28,052 research outputs found

    Condorcet Methods - When, Why and How?

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    Geometric representations of 3-candidate profiles are used to investigate properties of preferential election methods. The representation visualizes both the possibility to win by agenda manipulation, i.e. introducing a third and chanceless candidate in a 2-candidate race, and the possibility to win a 3-candidate election through different kinds of strategic voting. Here the focus is on the "burying" strategy in single-winner elections, where the win is obtained by ranking a main competitor artificially low. Condorcet methods are compared with the major alternatives (Borda Count, Approval Voting, Instant Runoff Voting). Various Condorcet methods are studied, and one method is proposed that minimizes the number of noncyclic profiles where burying is possible.Preferential election methods; agenda manipulation; strategic voting

    Social choice on complex objects: A geometric approach

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    Marengo and Pasquali (2008) present a model of object construction in majority voting and show that, in general, by appropriate changes of such bundles, different social outcomes may be obtained. In this paper we extend and generalize this approach by providing a geometric model of individual preferences and social aggregation based on hyperplanes and their arrangements. As an application of this model we give a necessary condition for existence of a local social optimum. Moreover we address the question if a social decision rule depends also upon the number of voting agents. More precisely: are there social decision rules that can be obtained by an odd (even) number of voting agent which cannot be obtained by only three (two) voting agent? The answer is negative. Indeed three (or two) voting agent can produce all possible social decision rules.Social choice; object construction power; agenda power; intransitive cycles; arrangements; graph theory.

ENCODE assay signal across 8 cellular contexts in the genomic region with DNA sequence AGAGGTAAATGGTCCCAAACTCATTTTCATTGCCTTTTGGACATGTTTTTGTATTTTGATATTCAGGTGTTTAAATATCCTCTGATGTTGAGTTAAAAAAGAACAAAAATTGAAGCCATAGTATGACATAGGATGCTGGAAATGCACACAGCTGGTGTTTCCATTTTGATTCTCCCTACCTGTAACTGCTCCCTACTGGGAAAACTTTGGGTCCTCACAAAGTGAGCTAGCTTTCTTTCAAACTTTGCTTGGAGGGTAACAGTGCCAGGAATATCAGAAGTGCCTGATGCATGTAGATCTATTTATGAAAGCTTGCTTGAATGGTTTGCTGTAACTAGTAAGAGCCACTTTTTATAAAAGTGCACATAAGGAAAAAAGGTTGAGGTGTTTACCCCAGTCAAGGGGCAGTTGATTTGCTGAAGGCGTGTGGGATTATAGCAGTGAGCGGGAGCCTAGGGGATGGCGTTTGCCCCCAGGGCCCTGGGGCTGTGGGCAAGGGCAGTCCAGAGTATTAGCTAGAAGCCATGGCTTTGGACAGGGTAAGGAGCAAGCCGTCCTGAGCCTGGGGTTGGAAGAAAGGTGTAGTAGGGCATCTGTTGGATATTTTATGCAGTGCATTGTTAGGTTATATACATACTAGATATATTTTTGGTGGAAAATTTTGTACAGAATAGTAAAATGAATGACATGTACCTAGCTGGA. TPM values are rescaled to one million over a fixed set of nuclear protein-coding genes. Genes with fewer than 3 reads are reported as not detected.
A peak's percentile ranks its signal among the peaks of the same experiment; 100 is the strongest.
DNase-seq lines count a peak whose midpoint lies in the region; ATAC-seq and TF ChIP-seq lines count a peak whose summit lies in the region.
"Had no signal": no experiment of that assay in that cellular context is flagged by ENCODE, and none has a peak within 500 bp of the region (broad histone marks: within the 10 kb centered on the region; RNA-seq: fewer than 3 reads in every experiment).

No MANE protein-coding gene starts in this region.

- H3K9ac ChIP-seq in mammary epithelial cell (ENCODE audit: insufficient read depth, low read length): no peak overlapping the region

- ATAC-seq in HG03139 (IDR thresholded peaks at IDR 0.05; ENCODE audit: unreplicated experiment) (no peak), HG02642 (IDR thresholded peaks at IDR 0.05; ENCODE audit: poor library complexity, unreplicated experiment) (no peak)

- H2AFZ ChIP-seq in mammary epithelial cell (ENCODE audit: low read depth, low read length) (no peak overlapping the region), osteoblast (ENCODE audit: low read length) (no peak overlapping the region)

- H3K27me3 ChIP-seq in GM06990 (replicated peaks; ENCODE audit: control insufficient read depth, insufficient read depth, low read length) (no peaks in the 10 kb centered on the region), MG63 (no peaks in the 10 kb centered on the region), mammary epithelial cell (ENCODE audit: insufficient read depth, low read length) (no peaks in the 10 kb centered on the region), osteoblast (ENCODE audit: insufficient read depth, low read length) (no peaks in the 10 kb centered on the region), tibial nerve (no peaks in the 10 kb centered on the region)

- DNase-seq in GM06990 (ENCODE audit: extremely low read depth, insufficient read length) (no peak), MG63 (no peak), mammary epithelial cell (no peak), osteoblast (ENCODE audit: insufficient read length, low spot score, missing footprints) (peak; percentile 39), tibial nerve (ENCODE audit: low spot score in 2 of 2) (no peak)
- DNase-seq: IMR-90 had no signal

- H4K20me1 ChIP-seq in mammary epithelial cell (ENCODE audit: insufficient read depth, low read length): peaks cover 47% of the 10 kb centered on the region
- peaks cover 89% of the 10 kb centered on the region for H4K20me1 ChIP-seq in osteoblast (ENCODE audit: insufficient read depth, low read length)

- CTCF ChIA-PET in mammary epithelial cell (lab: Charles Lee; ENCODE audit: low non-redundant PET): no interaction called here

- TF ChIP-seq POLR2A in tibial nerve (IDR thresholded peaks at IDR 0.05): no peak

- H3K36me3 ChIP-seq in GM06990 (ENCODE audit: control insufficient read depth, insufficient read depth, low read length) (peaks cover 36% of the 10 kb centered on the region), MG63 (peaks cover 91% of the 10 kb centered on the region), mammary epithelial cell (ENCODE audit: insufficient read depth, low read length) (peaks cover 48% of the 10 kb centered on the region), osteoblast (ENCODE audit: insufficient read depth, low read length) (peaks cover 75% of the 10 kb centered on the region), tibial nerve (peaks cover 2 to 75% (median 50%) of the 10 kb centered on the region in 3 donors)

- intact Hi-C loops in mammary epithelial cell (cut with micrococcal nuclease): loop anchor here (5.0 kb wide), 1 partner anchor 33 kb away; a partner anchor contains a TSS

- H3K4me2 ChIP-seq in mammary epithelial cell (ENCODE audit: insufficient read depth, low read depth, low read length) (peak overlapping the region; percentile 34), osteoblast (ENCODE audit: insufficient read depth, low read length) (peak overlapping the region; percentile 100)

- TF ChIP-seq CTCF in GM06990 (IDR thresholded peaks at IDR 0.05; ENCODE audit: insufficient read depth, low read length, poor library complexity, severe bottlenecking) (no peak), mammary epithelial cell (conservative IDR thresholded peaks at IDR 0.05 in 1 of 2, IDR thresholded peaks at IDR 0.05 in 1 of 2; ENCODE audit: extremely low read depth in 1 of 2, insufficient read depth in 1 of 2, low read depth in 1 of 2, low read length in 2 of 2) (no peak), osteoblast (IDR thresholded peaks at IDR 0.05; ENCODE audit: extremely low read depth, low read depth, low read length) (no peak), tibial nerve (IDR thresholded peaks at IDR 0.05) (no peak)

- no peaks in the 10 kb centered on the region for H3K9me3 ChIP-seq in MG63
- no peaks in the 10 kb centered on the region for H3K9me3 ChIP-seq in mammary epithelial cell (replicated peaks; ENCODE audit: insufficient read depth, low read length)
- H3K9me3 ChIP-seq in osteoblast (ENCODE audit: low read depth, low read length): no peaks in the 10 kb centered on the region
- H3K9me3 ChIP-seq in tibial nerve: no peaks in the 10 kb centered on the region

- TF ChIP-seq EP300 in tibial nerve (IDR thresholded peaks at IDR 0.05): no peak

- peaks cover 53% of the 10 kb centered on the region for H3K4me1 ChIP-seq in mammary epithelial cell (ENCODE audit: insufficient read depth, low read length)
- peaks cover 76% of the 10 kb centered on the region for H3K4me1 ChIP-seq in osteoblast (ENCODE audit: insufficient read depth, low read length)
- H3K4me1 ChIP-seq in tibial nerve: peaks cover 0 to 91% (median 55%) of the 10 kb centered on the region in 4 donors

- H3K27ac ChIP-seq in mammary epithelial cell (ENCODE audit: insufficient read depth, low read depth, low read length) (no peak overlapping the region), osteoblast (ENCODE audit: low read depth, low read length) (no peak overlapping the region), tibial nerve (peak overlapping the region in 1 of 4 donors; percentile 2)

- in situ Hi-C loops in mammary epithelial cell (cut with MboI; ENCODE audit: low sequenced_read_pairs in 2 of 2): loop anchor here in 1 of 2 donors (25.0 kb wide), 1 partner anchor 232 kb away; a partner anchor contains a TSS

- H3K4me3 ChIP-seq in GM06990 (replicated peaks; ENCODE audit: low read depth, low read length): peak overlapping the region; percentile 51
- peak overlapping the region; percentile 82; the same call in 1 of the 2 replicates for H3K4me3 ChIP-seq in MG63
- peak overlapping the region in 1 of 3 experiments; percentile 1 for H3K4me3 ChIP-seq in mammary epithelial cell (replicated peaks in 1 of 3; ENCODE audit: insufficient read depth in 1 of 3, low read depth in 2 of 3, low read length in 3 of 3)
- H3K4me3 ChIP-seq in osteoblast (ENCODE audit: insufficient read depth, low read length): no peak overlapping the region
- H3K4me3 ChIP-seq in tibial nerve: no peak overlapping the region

Cumulative object categorization in clutter

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    In this paper we present an approach based on scene- or part-graphs for geometrically categorizing touching and occluded objects. We use additive RGBD feature descriptors and hashing of graph configuration parameters for describing the spatial arrangement of constituent parts. The presented experiments quantify that this method outperforms our earlier part-voting and sliding window classification. We evaluated our approach on cluttered scenes, and by using a 3D dataset containing over 15000 Kinect scans of over 100 objects which were grouped into general geometric categories. Additionally, color, geometric, and combined features were compared for categorization tasks

    A Minimalist Approach to Type-Agnostic Detection of Quadrics in Point Clouds